The 21st Century Agenda for Cities and Suburbs relies on strategies that have proven their effectiveness during the past 6 years. These include incentives to encourage more partnerships among the public, private, and nonprofit sectors; comprehensive approaches spanning multiple Federal agencies and departments; revisions to Federal programs to support and encourage community-based organizations and local governments; and individual empowerment and financial self-sufficiency. HUD's new role is to ensure that cities have the resources needed to create jobs, promote affordable housing, fight crime, and create more livable communities.

The 21st Century Agenda for Cities and Suburbs has four parts:

  • Opening doors to new markets. The President's New Markets Initiative is designed to stimulate $15 billion in new private capital investment in low-income areas with high concentrations of poverty. Other key programs that support the New Markets Initiative are HUD's Community Empowerment Fund, the Empowerment Zone and Enterprise Community Initiative, Community Development Block Grants (CDBGs), and Brownfields Redevelopment.

  • Investing in America's working men and women. Untapped labor markets can contribute to national economic growth only if workers have access to jobs and have the skills to perform well. The Administration's FY2000 budget proposes initiatives to strengthen adult education, provide reemployment services to displaced workers, and expand youth employment programs, and includes a proposed $1 billion reauthorization of the Welfare to Work program to increase employment of long-term welfare recipients in high-poverty areas.

  • Expanding homeownership and affordable rental housing. Housing is an essential piece of the coordinated response to the common problems of cities and suburbs. All cities need homeownership to build strong neighborhoods. Rising rent levels have increased the number of households with worst case housing needs to a record 5.3 million. HUD's housing agenda, which includes programs such as HOME, the Low-Income Housing Tax Credit, Section 8 Homeownership Vouchers, and HOPE VI, works to help more Americans achieve homeownership and ensure access to affordable rental housing.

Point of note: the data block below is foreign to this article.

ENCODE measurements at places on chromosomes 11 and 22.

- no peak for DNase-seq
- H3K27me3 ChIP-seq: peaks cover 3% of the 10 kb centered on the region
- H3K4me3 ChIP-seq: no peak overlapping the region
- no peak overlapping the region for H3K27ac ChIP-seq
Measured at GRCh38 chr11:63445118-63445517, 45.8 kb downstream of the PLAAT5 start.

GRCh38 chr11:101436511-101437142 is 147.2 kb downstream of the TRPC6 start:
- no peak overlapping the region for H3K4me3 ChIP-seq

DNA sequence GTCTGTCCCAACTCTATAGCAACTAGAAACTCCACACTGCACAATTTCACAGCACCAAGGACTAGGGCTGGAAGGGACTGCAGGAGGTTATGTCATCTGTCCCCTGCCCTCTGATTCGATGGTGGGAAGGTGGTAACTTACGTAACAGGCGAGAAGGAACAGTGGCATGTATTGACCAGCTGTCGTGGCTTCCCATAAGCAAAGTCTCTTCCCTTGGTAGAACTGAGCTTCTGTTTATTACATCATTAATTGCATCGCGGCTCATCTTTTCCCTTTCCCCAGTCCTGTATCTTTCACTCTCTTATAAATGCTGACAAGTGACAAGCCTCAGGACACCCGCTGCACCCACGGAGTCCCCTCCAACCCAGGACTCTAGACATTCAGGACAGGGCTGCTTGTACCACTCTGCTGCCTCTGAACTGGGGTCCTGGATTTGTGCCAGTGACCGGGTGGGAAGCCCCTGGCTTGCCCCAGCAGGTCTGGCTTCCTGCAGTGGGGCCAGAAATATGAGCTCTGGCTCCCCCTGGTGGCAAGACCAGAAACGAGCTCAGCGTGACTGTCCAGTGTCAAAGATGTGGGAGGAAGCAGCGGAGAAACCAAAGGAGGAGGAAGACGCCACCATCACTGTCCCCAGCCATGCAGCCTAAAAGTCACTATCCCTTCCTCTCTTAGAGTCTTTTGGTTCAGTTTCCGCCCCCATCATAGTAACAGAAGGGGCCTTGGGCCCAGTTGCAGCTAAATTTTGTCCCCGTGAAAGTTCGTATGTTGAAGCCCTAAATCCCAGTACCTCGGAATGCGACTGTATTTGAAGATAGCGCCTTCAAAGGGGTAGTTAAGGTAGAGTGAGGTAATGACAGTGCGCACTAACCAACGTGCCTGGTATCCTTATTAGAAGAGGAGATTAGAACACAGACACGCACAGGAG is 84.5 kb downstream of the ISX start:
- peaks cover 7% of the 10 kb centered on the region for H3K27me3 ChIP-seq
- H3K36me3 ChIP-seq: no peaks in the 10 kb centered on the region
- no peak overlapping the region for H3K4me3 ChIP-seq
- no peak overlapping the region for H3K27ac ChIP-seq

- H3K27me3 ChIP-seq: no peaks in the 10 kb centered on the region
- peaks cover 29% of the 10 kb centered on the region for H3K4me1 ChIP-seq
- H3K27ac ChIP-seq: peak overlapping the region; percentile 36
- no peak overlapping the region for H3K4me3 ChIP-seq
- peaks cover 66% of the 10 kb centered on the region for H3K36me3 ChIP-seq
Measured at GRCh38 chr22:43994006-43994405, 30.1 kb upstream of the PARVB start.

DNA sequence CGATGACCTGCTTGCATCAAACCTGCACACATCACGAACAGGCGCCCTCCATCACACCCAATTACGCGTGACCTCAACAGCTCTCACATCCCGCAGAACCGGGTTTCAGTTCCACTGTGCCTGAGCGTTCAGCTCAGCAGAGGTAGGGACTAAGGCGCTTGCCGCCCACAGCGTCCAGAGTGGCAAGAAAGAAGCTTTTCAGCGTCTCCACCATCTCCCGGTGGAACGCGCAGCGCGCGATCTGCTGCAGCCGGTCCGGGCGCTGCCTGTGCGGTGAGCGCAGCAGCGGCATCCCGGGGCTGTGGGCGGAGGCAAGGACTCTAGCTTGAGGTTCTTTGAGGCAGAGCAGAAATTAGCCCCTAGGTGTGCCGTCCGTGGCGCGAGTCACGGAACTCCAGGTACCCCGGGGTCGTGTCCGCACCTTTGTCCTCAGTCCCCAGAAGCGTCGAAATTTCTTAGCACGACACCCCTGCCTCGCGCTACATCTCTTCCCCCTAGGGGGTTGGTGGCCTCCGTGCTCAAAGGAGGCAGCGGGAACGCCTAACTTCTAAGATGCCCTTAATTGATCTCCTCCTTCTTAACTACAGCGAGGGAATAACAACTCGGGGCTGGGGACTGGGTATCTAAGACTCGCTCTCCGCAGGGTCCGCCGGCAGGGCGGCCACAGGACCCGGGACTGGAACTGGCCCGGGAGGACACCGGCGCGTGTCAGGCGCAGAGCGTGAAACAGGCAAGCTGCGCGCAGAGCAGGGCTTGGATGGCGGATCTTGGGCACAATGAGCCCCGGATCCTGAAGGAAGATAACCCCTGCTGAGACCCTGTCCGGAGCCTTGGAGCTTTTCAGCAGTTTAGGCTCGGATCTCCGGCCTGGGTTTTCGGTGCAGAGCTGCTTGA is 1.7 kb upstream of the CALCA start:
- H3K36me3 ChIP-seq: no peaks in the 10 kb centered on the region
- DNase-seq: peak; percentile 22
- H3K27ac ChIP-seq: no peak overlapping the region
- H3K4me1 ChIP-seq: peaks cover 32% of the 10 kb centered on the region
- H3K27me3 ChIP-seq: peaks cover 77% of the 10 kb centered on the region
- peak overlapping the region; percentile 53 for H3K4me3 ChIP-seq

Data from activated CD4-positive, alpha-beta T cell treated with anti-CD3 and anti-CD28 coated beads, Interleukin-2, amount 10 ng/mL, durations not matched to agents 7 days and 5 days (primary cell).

• Promoting smarter growth and community livability. Cities and suburbs increasingly recognize that they have a common stake in ensuring economic competitiveness and a high quality of life across the metropolitan area. The Livable Communities initiative in-cludes Better America Bonds, a new bond authority for State and local governments to clean up brownfields, create urban parks, and protect water quality; and Community Transportation Choices-major new funding for public transit, transportation plans, and alternative forms of transportation.

The State of the Cities 1999 outlines an agenda for making the Federal Government a partner as America enters a new century. The report stresses the importance of sustaining the Nation's economic growth and extending that growth to the places thus far left behind in the new economy.

The State of the Cities 1999 is available free from HUD USER. Use the order form.

Recent Research Results (RRR) is prepared by HUD USER, the information service sponsored by HUD's Office of Policy Development and Research (PD&R), to provide ready access to research information. RRR contains short summaries of reports recently published under the auspices of PD&R. In addition to disseminating Recent Research Results, HUD USER produces a bibliographic database and provides complete reference and document distribution services, including resource guides, computer packages, blueprints, and audiovisual materials.

HUD USER may be contacted at P.O. Box 23268, Washington, D.C. 20026-3268, (800) 245-2691; in the Washington, DC, metropolitan area, (202) 708-3178; or on the World Wide Web at http://www.huduser.gov.